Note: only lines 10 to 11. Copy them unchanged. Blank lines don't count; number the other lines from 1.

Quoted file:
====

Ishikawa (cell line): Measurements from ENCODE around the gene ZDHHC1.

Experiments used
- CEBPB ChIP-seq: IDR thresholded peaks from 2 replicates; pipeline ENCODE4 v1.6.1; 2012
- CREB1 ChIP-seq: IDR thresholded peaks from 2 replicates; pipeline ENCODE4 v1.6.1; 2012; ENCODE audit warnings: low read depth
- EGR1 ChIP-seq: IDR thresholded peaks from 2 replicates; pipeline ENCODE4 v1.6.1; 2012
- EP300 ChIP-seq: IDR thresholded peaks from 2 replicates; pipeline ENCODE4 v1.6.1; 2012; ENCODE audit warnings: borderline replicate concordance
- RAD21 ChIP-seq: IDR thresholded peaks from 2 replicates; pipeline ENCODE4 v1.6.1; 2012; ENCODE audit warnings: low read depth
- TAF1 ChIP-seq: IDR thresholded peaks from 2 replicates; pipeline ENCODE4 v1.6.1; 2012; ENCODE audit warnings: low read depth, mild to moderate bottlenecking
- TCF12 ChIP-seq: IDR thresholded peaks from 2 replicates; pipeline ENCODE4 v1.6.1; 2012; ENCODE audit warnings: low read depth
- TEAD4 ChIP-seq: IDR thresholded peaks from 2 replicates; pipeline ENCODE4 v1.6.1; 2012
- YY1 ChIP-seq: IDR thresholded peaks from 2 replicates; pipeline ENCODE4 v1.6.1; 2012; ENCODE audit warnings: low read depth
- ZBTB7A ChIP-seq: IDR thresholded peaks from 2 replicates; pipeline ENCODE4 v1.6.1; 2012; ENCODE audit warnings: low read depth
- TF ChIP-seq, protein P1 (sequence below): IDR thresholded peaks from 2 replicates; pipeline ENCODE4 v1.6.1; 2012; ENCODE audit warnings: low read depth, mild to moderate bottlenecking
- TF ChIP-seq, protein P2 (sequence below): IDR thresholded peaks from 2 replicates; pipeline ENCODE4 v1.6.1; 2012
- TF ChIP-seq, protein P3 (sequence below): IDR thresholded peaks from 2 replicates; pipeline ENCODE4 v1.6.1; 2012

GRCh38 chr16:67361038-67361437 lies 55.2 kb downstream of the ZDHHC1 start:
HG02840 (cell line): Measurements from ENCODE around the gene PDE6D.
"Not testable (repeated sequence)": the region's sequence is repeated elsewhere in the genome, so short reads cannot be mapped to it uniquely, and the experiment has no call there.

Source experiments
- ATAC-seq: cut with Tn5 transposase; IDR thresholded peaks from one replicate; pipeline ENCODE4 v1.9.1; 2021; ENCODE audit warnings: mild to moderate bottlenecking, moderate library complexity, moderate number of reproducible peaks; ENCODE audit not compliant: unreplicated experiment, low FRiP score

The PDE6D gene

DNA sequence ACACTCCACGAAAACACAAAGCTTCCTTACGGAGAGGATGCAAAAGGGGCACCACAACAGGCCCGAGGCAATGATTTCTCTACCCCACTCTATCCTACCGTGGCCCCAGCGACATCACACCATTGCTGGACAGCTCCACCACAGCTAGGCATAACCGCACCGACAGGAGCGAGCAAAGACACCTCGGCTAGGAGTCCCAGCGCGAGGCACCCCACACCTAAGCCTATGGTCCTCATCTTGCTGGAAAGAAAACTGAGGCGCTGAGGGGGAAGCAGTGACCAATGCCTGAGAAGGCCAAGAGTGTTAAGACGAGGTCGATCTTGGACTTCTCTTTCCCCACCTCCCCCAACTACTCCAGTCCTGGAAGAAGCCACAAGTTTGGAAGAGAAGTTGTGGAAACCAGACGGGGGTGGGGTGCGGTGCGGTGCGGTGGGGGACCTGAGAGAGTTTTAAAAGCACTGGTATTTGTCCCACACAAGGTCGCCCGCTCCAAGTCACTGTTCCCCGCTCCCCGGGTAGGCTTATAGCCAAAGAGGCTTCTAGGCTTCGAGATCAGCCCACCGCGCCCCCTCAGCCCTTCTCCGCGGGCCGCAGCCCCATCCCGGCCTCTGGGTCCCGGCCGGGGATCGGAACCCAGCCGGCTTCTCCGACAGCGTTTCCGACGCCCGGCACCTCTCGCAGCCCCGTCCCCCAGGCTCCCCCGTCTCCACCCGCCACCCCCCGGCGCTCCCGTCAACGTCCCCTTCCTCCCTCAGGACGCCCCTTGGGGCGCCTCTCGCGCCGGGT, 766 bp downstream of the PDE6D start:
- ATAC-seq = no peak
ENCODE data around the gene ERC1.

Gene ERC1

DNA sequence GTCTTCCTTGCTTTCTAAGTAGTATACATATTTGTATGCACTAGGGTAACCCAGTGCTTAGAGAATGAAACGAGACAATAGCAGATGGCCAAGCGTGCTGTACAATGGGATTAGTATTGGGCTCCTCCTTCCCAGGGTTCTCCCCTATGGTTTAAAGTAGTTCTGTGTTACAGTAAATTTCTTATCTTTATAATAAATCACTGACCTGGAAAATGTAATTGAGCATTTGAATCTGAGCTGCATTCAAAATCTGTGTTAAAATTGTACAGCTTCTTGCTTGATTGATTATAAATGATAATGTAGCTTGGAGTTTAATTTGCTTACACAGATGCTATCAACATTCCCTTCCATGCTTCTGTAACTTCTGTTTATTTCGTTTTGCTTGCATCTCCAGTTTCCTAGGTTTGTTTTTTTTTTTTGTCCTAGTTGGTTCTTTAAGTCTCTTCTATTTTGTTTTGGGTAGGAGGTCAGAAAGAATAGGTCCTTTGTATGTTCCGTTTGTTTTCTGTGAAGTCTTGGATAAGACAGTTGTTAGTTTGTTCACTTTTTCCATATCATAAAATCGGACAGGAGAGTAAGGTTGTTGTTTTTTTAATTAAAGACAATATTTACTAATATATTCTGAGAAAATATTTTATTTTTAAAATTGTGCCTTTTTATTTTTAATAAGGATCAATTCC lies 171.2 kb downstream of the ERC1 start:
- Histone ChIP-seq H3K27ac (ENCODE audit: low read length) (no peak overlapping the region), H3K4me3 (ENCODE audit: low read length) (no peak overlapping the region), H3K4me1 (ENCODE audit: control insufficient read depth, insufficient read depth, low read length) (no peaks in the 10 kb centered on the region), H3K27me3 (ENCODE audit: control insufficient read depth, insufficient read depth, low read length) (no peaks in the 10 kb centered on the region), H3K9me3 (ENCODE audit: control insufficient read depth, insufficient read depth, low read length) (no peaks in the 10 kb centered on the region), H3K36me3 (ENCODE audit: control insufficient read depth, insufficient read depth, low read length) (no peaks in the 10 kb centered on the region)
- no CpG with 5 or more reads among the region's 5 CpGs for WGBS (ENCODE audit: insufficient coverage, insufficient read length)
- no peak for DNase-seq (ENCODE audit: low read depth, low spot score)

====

- TEAD4 ChIP-seq: IDR thresholded peaks from 2 replicates; pipeline ENCODE4 v1.6.1; 2012
- YY1 ChIP-seq: IDR thresholded peaks from 2 replicates; pipeline ENCODE4 v1.6.1; 2012; ENCODE audit warnings: low read depth